Italy has long nurtured the idea of making e-invoicing mandatory among private businesses and intends to introduce mandatory B2B e-invoicing in January 2019. Nazar Paradivskyy looks closer at the developments in Italy and possible implications of the mandate.
E-invoice developments in Italy
Italy, with its VAT gap of EUR 35 billion, the largest among the EU Member States according to a 2015 study, has been implementing multiple measures aimed at both preventing tax evasion and increasing VAT collection. One such mechanism is the introduction of electronic invoicing:
Since June 2014, e-invoicing has been mandatory for suppliers to governmental entities.
Since January 2017, e-invoicing using the Italian governmental e-invoicing platform Sistema di Interscambio (SDI) has been optional for B2B transactions.
To encourage voluntary use of the SDI platform, the Italian government has offered multiple tax benefits to businesses that use it, including:
Exemption from Intrastat reporting
Priority for VAT repayments
Italy has also long nurtured the idea of making e-invoicing mandatory among private businesses. The initial plan was to introduce mandatory B2B e-invoicing in January 2018. However, in the latest budget proposal the deadline was pushed back:
Beginning in July 2018, B2B e-invoicing will become mandatory for companies engaged in petrol sales and for sub-contractors to suppliers in public procurement.
Beginning in January 2019, B2B e-invoicing will become mandatory for all companies.
What does this mandate mean?
The Italian government is ultimately aiming to achieve what in other parts of the worlds (e.g. Latin America or Turkey) is known as the clearance model. According to the clearance model, all transactions (primarily e-invoices) between private businesses must pass through a government e-invoicing platform or hub so that the tax authority can, in real-time or close to real-time speeds, effectively audit and monitor dealings between trading partners. Implementation of the clearance model has reportedly helped many governments to decrease VAT gaps and improve efficiency. So far so good. But where’s the catch?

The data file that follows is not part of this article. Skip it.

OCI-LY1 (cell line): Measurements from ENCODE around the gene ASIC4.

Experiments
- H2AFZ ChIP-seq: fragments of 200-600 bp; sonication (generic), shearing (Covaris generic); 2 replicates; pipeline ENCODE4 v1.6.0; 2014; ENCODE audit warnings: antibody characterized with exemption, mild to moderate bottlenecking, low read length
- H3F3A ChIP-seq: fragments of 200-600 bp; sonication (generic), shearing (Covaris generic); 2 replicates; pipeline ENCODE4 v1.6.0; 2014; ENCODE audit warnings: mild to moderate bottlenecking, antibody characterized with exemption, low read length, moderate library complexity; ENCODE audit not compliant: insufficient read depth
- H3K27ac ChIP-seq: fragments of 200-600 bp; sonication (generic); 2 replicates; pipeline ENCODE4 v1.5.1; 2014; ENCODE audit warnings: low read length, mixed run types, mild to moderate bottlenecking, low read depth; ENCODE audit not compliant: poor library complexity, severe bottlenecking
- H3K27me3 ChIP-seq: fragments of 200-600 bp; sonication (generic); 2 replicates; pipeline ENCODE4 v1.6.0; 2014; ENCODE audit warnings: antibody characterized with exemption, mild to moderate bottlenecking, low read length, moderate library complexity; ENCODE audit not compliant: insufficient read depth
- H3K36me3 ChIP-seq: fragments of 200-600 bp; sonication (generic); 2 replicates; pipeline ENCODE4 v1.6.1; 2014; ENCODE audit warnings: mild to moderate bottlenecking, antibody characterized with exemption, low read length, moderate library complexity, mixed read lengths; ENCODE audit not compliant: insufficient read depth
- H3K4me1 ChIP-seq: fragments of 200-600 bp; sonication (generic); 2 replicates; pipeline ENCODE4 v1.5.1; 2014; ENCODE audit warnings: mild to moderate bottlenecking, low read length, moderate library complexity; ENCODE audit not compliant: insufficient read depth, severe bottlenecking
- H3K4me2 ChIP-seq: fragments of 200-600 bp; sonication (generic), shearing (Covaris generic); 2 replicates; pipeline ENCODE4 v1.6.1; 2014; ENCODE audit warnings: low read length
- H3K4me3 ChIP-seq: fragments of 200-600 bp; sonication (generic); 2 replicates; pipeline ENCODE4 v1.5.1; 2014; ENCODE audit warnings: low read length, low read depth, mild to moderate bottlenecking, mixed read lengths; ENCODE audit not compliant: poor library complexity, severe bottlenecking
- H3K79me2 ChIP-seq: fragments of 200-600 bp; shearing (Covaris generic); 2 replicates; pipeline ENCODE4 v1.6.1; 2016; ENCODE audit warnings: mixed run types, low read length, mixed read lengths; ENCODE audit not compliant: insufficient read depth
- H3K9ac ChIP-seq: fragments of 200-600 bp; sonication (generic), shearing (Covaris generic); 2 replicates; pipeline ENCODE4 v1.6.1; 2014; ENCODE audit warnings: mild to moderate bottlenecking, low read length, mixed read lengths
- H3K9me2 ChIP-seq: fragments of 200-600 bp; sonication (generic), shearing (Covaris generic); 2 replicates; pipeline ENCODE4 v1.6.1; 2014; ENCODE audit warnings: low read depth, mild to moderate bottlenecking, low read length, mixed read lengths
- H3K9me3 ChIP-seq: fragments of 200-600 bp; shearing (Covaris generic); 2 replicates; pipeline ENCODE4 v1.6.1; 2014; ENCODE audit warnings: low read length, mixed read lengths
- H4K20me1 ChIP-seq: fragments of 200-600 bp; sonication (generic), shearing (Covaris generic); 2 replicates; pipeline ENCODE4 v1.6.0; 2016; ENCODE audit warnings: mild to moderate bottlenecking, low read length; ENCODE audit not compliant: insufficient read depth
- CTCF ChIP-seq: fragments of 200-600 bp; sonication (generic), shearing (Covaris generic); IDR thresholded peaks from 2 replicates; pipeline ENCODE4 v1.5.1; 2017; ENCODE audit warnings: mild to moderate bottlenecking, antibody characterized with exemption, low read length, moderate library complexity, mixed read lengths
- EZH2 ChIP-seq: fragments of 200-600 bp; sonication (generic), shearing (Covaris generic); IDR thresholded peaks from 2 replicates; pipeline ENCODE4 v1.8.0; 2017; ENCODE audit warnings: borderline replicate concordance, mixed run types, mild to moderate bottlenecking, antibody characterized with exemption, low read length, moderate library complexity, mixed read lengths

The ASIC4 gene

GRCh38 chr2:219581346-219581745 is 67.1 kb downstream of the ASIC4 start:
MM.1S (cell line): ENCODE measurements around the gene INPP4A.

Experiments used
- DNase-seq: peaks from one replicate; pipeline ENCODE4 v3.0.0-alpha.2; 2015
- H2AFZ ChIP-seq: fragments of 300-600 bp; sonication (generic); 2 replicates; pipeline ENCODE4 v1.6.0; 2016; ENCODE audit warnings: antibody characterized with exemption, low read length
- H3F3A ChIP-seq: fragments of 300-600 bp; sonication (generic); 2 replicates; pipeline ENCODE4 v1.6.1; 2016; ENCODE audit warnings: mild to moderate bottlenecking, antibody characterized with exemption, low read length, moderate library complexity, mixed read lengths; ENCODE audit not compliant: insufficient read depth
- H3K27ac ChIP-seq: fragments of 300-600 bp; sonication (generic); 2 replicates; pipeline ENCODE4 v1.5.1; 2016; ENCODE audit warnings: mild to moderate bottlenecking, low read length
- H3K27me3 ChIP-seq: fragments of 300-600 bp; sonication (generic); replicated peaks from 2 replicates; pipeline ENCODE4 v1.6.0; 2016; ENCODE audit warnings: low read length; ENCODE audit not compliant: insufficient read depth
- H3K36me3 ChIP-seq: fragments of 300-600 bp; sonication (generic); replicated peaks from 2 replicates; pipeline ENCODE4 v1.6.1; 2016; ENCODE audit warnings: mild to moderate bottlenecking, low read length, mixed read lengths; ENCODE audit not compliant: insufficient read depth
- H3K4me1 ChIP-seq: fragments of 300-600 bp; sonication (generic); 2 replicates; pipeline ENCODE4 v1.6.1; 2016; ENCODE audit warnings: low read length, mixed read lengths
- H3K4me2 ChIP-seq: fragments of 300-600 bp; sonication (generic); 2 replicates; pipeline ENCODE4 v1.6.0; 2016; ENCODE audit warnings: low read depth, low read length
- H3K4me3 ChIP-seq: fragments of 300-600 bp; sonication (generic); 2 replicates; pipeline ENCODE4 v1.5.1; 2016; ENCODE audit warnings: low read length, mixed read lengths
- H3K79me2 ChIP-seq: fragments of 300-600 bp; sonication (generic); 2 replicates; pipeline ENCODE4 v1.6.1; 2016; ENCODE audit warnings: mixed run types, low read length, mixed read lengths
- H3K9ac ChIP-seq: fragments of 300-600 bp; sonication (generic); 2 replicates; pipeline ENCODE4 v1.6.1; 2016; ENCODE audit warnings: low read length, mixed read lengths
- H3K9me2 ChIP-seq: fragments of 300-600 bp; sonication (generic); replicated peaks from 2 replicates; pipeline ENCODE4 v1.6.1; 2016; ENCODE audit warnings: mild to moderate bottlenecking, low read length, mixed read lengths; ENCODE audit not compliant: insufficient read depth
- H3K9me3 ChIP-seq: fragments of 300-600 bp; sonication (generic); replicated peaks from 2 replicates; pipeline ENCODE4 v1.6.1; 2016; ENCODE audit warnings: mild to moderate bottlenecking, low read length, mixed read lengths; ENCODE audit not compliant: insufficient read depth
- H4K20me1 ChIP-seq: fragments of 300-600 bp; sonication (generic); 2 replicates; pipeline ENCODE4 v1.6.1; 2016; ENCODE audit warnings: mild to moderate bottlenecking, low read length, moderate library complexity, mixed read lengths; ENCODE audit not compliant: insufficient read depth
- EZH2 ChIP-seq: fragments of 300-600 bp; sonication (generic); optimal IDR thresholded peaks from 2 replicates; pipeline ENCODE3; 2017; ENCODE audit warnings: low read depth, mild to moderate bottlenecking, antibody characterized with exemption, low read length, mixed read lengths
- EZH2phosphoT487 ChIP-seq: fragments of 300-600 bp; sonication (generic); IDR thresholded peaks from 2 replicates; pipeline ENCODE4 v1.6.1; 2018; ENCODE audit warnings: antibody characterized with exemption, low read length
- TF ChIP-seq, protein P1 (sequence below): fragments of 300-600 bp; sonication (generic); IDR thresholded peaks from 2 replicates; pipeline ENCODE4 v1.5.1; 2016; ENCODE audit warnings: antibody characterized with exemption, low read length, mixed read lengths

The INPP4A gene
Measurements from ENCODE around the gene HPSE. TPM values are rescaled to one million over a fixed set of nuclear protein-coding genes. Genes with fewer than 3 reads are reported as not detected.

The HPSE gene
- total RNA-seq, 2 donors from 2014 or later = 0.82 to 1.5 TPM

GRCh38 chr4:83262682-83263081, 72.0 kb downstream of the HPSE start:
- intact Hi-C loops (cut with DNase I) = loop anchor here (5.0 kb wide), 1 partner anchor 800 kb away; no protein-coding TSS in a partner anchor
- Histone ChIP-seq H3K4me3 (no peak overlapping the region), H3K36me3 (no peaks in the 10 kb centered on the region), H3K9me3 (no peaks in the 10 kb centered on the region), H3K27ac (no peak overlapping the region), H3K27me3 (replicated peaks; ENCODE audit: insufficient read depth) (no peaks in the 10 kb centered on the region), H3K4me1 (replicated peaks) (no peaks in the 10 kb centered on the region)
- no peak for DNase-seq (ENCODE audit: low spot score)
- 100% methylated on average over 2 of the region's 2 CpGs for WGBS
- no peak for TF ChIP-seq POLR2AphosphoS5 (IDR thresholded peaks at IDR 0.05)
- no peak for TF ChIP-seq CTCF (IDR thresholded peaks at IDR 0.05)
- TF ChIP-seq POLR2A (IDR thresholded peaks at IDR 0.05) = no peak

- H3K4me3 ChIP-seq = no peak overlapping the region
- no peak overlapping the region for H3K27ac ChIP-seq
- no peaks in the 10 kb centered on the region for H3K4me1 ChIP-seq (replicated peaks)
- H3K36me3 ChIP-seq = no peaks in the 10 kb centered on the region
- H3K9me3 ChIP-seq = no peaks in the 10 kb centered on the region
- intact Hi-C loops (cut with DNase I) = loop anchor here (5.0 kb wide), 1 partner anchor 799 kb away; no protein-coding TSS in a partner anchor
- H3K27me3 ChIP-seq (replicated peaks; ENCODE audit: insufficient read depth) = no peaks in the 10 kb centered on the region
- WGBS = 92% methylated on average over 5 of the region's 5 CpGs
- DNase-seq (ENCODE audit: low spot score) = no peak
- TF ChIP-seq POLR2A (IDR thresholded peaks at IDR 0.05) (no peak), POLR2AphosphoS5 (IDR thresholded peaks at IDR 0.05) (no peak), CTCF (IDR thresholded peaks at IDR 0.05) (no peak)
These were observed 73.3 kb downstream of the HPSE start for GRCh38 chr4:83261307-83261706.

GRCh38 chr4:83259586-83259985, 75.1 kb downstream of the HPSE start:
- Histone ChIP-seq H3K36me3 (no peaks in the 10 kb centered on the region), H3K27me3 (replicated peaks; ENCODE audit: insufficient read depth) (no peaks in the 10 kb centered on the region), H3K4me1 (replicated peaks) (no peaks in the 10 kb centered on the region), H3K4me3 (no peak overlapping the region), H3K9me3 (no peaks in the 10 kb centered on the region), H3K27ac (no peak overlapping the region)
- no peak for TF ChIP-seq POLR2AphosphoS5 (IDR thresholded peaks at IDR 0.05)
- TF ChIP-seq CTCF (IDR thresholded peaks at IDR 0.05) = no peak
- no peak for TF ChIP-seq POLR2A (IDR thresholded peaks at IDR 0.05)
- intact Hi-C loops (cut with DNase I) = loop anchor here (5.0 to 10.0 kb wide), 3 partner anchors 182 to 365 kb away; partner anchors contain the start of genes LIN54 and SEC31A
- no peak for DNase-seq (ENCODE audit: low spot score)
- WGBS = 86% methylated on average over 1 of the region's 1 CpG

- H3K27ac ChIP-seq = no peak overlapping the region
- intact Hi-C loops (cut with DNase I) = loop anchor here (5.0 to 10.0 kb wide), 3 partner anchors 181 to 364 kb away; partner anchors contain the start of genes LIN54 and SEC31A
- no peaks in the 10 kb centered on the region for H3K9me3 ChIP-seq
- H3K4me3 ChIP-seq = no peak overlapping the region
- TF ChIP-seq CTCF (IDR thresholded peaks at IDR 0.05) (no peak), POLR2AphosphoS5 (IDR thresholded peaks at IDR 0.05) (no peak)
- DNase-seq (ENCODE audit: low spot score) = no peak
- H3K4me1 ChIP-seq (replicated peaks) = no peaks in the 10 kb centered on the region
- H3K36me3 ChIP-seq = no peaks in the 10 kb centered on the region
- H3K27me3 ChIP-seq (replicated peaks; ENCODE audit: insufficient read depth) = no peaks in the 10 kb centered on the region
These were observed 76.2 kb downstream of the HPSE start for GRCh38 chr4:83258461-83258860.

The digitisation level of the Italian economy
Italy is not one of the EU’s leading digital economies. According to the same study, only Romania has a lower internet use index. In Italy, approximately four out of five million registered businesses are SMEs.
“Italy has long nurtured the idea of making e-invoicing mandatory among private businesses.”
This means that broad exceptions must be adopted. Alternatively, a far more careful and gradually rolled-out schedule will be required with the government providing the necessary tools.
The VAT Directive
If Italy mandates B2B e-invoicing but no changes are made to EU-level regulations, or if no exception is granted by the EU Commission, then multiple provisions of the VAT Directive will be breached:
Buyer’s consent. In order to protect small businesses from an unexpected and disproportionate cost and administrative burden, the VAT Directive stipulates that the supplier must obtain the buyer’s consent to switch to electronic invoicing. Mandatory e-invoicing would not only be in breach of this requirement, but given the state of digitisation and internet usage in Italy, it would also create a disproportionate technical and cost burden primarily for small businesses. Will the Italian government take this into account?
Freedom to choose a document format. The VAT Directive provides for freedom of choice in respect of the format in which trading partners exchange electronic invoices. If the same approach is chosen as currently applies to B2G e-invoicing, all invoices will have to be issued exclusively in the structured format FatturaPA, and cannot be issued in PDF format. Most businesses would face a major challenge with issuing and processing such e-invoices, as their ERP systems might lack support for this format or, as is often the case, work in different formats. A solution to this problem could be to allow the issuance, acceptance and processing of e-invoices in any or several formats. This would, however, require intensive development of the SDI platform. Does the Italian government have the time and budget for this?
Freedom to choose an I&A method. The VAT Directive provides for freedom of choice in selecting an integrity and authenticity (I&A) method: business controls, EID or e-signature. However, under the Italian procurement legislation, only e-signature is recognised as a valid I&A method. Will the government allow other I&A methods or force the private sector into using e-signature and in this way, reinstate the trade barriers the EU is trying to combat?
Many questions are unresolved. This does not mean, however, that the plans will not be enforced. As we have seen in Portugal, Spain, and Turkey, for instance, the government may prefer to deploy something and fix it “on the fly”.
“Should the legislation be passed, we will stand ready to support businesses of any size.”
Pagero is keeping apprised of Italian developments. Should the legislation be passed, we will stand ready to support businesses of any size. Our platform Pagero Online already provides connectivity with the SDI platform to ensure compliance with Italian requirements.
Pagero’s cloud-based platform Pagero Online is a cloud-based compliance-as-a-service platform. One single integration with Pagero Online allows the user to achieve technical and tax compliance worldwide.
Pagero Online offers many-to-many connectivity, meaning that you avoid the hassle of point-to-point integration. Our platform provides direct connectivity with government e-invoicing platforms in several countries, including Austria, France, Italy, Norway, Spain, the Netherlands and Turkey.